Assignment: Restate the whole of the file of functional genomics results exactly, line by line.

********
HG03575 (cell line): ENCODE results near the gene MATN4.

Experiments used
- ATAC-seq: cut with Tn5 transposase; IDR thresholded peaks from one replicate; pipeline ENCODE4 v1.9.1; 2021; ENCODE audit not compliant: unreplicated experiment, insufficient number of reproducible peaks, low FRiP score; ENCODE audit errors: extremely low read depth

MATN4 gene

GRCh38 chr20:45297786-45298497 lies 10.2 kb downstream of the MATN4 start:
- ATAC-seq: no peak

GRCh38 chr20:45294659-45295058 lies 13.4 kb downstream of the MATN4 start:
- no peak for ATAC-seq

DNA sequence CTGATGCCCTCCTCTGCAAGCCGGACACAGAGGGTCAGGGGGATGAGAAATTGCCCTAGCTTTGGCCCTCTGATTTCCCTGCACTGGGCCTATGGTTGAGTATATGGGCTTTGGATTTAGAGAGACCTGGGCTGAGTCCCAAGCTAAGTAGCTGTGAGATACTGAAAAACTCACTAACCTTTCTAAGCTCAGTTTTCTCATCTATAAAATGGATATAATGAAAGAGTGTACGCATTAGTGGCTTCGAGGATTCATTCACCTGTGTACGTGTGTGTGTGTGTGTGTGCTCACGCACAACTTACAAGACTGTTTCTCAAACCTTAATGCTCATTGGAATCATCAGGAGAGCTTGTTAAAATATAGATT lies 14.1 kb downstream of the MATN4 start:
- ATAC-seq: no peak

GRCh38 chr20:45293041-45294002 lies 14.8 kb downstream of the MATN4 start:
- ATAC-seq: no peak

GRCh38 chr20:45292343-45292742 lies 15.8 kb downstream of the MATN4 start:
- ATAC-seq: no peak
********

HG03575 (cell line): ENCODE results near the gene MATN4.

Experiments used
- ATAC-seq: cut with Tn5 transposase; IDR thresholded peaks from one replicate; pipeline ENCODE4 v1.9.1; 2021; ENCODE audit not compliant: unreplicated experiment, insufficient number of reproducible peaks, low FRiP score; ENCODE audit errors: extremely low read depth

MATN4 gene

GRCh38 chr20:45297786-45298497 lies 10.2 kb downstream of the MATN4 start:
- ATAC-seq: no peak

GRCh38 chr20:45294659-45295058 lies 13.4 kb downstream of the MATN4 start:
- no peak for ATAC-seq

DNA sequence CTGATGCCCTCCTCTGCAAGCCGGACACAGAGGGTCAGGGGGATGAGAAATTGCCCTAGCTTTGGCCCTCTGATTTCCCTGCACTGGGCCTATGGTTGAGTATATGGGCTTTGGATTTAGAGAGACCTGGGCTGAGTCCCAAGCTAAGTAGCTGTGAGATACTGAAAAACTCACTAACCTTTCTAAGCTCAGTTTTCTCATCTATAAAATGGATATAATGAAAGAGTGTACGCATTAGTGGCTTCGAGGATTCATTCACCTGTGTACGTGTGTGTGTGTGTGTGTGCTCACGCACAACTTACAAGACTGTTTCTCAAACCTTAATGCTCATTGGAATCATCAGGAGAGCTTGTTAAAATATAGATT lies 14.1 kb downstream of the MATN4 start:
- ATAC-seq: no peak

GRCh38 chr20:45293041-45294002 lies 14.8 kb downstream of the MATN4 start:
- ATAC-seq: no peak

GRCh38 chr20:45292343-45292742 lies 15.8 kb downstream of the MATN4 start:
- ATAC-seq: no peak